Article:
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(en) Czech, afed: Stories of Czech fanzine - Book review I scream: "It's me." [machine translation]

Date Mon, 4 Jun 2018 16:15:02 +0300

It is gratifying to see that there are more works to do with the history of the present, that is, the last decades, when mapping outspoken speeches far away from power centers. History is traditionally conceived as the history of the elites, or of those social groups that have had an influence on its formation. However, many human activities remain in the background, they do not have a major impact on the functioning of society as a whole, and often they do not even stand. Here we could include various subcultures in the broadest sense, and interest communities and marginal social movements. All these communities have their ways of bringing together and communicating with each other. ---- The story of the subculture in the Czech Republic was devoted to the book series Tribes , which was followed by a relatively unsuccessful series of television documentaries. Punk subculture was extensively described by Filip Fuchs in Guitar and Roy . A commented review of anarchist journalistic activities in the years 1990-2013 was prepared by the Anarchist Federation Publishing House . And there would be more to it. The last act that could be included in this line is Milos Hroch's book I'm Screaming: "It's Me" with the subtitle Stories of Czech Fanzine from the 80s to the present .

Similar to the Tribes , the book is divided into chapters, each of which is devoted to the prints of individual subcultures or interest communities, and each is handled by anyone in these groups. Do not expect any survey study of hundreds of titles that have seen the light of the world, as was the case with Anarchist journalism , on the contrary, the human face of fanzine creation through the stories and insights of several zen creators. This approach has its pros and cons. It can well illustrate an individual's relationship to the medium, its creation, and the community it is intended for. On the other hand, it can easily flatten the huge variety and breadth of the titles. This is particularly evident in the chapter on hardcore / punk subculture.

As a red thread with almost all the chapters of line enthusiasm of creation. This is illustrated by the first words from the introduction by Karel Veselý when describing the ceremony of the moment when the work is done and the author is lazy with the final product. In connection with mass internet access, there is also a clear loyalty to paper media. "Real is what we can touch."

Certain tensions, however, are reflected in the very title that sounds very individualistic. If you ask yourself why the book was named just like this, you will find the answer only in the last chapter devoted to photographic zines. These seem to be a purely individual matter, which underlines in this sense the relatively dismal tone of the chapter. Perhaps this is because photozins are not tied to a community like the rest of the book's stories. Often it does not matter that there is a tramp, a fanatic who takes it as his mission, but the fact that he does not do it for himself, cooperates with various contributors, communicates with the reader. It has to be attracted to Veselý when he writes that "the team is always better than the individual".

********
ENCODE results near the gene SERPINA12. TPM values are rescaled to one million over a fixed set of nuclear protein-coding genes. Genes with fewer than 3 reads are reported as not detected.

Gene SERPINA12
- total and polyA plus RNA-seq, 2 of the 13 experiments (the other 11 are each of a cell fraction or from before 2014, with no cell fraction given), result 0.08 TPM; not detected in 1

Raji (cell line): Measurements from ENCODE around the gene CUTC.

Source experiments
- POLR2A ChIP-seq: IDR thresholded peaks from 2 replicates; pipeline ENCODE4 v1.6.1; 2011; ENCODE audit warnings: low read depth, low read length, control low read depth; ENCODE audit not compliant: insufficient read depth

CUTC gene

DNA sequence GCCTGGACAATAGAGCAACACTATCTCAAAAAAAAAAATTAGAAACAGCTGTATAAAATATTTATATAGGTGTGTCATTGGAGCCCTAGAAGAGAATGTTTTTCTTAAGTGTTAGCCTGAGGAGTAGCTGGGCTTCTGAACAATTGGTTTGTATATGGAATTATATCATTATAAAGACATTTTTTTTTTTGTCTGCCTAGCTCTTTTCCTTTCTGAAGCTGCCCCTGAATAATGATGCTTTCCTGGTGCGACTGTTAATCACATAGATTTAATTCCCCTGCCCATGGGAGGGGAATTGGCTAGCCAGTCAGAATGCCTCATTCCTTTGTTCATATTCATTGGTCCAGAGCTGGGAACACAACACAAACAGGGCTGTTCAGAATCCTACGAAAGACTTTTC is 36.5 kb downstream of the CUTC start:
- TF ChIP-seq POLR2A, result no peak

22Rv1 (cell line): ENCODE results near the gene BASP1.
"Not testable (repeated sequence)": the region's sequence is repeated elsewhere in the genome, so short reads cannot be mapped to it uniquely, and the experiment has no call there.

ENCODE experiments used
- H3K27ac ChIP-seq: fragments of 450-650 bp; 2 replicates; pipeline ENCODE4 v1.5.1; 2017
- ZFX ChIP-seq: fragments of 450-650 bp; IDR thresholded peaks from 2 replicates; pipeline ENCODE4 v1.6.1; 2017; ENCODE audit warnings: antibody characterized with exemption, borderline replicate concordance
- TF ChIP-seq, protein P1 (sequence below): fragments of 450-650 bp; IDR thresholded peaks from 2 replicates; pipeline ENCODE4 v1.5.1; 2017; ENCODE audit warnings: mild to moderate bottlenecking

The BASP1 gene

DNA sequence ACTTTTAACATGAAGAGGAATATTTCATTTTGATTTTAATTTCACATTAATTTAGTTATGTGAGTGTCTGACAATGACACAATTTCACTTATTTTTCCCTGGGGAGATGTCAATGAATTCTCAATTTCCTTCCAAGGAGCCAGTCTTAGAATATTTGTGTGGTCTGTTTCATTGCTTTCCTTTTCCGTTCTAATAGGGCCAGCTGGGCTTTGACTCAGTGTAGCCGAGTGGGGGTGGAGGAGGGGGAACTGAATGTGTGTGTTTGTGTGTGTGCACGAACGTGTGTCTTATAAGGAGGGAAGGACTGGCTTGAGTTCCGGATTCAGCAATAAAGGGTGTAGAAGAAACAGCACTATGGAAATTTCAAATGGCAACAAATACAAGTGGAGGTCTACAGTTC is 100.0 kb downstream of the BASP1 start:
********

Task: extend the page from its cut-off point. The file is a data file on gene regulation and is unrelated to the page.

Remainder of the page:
I personally enjoyed the chapters on feminism and hardcore / punk, as I know zinc production in this area and I'm close to it. I was curious about science fiction and comics. On the contrary, I was a little afraid that stories from the metal or computer environment would not tell me much. Footbridge error. The whole book, despite her 230 pages, gushed almost in a single day. It was not that difficult, however, to take into account the rich visual accompaniment and the fact that the publication is bilingual, and each side is composed of the Czech text and its English translation.

To make the stories unattainable in a vacuum, it puts them in the context of the introductory chapter by Milos Hroch, describing the emergence of the phenomenon of fanzines in the United States of the 1930s "in a ring of enthusiastic sci-fi fans." From Western theory and practice, he takes us to the Eastern Bloc where he sees the samizdat, and evaluates the normalization consensus "You Let Us be We and You", which makes it possible for publishers of unofficial prints to be simply referred to as "dissidents" or "cottages." However, the concept of dissent does not apply to underground publishers after 1989: "It is important to define and defend in the most general sense. It does not play the role of a regime, social stereotypes, music business, or art market mechanisms. "

It is good to know that "fanzine cottages and dissidents are still here".

I'm screaming, "It's me.": Stories of the Czech fanzine from the 80s to the present / I shout "That's me!": Stories of the Czech fanzine from the '80s till now . Published by PageFive publisher in 2017. 230 pages. Price 490 CZK. For example, kosmas.cz .

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